Category Archive for: ‘Pronouns’

Grammatik

German Grammar Basics — What you need to know to understand German

I’ve been teaching German for almost ten years, and the one thing that I understand is that many learners have such a tough time because of grammatical terminology. In English speaking school systems, grammar is generally avoided, whereas German seems

Indefinite Pronouns

German indefinite pronouns – not being explicit, maybe in vague

I have often written and still maintain that German is a language of precision. However, when it comes to indefinite pronouns, many are left scratching their heads. First off German has many indefinite pronouns that are very similar in meaning

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Using während and damit correctly in German

One of the things that I so often claim about the German languages is that it’s very specific and that words aren’t used with as much freedom as in English. I still maintain this, but there are certain words that

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Using the German Dative Case this Christmas

It’s the already the third advent (der dritte Advent) and many of you are probably busy writing Christmas cards (die Weihnachtskarte), to-do-lists (die Aufgabenliste) and letters to Santa (Briefe an den Weihnachtsmann). With all the wishing (wünschen), and giving (schenken)

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5 Ways to negate in German besides using “nicht”

When I communicate with my students over e-mail, assigning extra homework or answering questions that they have between lessons, I generally try to do it in German. The more exposure language learners have to their target language the faster they’ll

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Prepositions Part 4: Don’t Fear the Genitive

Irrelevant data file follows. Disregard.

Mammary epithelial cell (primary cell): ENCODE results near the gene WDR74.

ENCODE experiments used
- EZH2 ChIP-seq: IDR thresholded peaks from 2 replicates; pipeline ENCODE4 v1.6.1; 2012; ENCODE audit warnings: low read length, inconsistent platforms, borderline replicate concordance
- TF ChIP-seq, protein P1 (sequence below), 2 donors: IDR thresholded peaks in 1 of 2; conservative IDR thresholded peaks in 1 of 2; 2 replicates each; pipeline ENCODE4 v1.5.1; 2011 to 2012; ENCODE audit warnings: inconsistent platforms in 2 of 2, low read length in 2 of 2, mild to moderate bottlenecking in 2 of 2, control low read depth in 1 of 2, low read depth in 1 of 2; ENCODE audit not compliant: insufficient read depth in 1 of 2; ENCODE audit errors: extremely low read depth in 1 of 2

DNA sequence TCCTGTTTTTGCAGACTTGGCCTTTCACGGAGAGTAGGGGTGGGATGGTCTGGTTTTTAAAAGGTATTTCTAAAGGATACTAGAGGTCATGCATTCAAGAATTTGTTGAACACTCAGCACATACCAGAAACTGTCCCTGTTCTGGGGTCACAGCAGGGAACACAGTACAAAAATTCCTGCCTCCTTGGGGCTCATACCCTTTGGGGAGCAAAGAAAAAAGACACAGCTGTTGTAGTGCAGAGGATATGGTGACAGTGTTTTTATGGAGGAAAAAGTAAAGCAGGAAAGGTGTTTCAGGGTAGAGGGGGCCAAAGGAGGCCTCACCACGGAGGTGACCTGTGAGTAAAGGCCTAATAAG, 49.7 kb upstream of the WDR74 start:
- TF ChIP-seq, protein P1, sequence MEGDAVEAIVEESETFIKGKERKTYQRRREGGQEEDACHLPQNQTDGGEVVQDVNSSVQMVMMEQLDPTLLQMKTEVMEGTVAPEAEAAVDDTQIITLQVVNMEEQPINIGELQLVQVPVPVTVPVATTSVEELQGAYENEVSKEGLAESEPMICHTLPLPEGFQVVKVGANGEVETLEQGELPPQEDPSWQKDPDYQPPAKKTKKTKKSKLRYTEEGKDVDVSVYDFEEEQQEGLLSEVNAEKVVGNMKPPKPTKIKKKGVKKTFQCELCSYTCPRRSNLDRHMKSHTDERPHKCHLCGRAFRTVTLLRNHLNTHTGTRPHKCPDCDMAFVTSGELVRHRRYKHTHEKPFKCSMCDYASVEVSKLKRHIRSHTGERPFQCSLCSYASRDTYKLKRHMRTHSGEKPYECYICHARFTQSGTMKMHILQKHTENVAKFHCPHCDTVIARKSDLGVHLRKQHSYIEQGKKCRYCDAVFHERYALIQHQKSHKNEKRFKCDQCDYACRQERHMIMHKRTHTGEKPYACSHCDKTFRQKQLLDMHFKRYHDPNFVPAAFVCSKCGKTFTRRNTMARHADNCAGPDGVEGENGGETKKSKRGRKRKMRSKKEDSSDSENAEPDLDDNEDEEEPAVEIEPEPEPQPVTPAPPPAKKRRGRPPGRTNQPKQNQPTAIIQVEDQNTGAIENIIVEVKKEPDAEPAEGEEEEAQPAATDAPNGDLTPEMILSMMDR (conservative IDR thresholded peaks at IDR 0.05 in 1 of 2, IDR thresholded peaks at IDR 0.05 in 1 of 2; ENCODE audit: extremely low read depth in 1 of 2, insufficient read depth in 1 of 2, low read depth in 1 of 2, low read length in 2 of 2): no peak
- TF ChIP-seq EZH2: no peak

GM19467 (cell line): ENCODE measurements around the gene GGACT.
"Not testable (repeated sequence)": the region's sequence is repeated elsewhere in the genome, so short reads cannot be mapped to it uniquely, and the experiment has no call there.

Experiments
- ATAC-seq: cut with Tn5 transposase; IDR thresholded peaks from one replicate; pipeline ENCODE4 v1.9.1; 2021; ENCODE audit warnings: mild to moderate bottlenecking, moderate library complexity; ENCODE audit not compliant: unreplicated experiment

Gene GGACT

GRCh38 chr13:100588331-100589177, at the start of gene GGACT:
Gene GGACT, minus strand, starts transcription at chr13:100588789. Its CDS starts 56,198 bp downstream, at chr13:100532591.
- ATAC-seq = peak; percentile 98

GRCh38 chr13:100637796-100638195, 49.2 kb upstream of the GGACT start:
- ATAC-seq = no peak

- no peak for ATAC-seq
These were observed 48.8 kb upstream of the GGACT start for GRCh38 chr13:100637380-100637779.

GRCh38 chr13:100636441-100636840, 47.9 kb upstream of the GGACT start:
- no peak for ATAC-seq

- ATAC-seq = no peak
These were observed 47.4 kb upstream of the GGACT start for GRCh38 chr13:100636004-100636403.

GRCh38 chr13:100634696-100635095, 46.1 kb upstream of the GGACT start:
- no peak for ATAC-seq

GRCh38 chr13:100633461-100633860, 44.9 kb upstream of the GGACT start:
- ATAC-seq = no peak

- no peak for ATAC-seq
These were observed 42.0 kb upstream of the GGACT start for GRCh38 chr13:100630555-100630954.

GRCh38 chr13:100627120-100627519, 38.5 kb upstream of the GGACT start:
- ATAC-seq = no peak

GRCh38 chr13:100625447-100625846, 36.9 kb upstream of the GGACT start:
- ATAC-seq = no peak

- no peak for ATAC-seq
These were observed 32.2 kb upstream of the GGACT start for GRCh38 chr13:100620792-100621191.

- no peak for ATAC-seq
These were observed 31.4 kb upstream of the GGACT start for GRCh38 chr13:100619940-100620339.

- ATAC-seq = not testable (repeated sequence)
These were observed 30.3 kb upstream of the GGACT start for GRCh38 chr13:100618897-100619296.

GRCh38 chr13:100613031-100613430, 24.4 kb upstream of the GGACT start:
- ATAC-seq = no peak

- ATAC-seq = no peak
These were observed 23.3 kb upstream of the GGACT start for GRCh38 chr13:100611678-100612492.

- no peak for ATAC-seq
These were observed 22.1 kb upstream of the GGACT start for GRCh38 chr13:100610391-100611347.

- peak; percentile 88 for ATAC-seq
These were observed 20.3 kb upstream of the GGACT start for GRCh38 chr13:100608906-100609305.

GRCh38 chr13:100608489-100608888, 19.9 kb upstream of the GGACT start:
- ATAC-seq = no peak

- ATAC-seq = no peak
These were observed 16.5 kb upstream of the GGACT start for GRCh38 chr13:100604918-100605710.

One of the things I often have to reiterate in my German lessons is that students need to take German in small chunks. Learn the basics and learn them well and take a lot of the language as it’s given

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Prepositions 2: Datives on the Danube

For over a week now you’ve been busy learning your accusative prepositions: bis, durch, entlang, für, gegen, ohne, um. You’ve done so well that you’ve even come up with your own mantras, rhymes, and even songs. Congratulations, you’re on your

bis durch für ohne gegen um entlang

Prepositions Part 1: The Accusative 7

If there was a villain in languages it would be prepositions. These are tricky things that if you look them up in a dictionary you’ll get dozens of usages and then all the colloquial expressions which use them in different

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Bleib dran: da-compounds

English speakers often haver to crack a smile when listening to German and hearing the word “damit” which sounds like a curse in English. However, the smiles quickly change to faces of confusion when a flurry of “dran“, “drauf“, “davon”

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Something unknown – irgend

There are some words in German that leave the learner simply puzzled. They appear all over the place one hears them but seemingly always in a different context or with other words. One of those words is “irgend”.

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mich or mir? accusative vs. dative

I’m often asked: “when do I use mich and when do I use mir?” What at first seems to be a very straight forward question is unfortunately not that easy for many to get their heads around. The answer is

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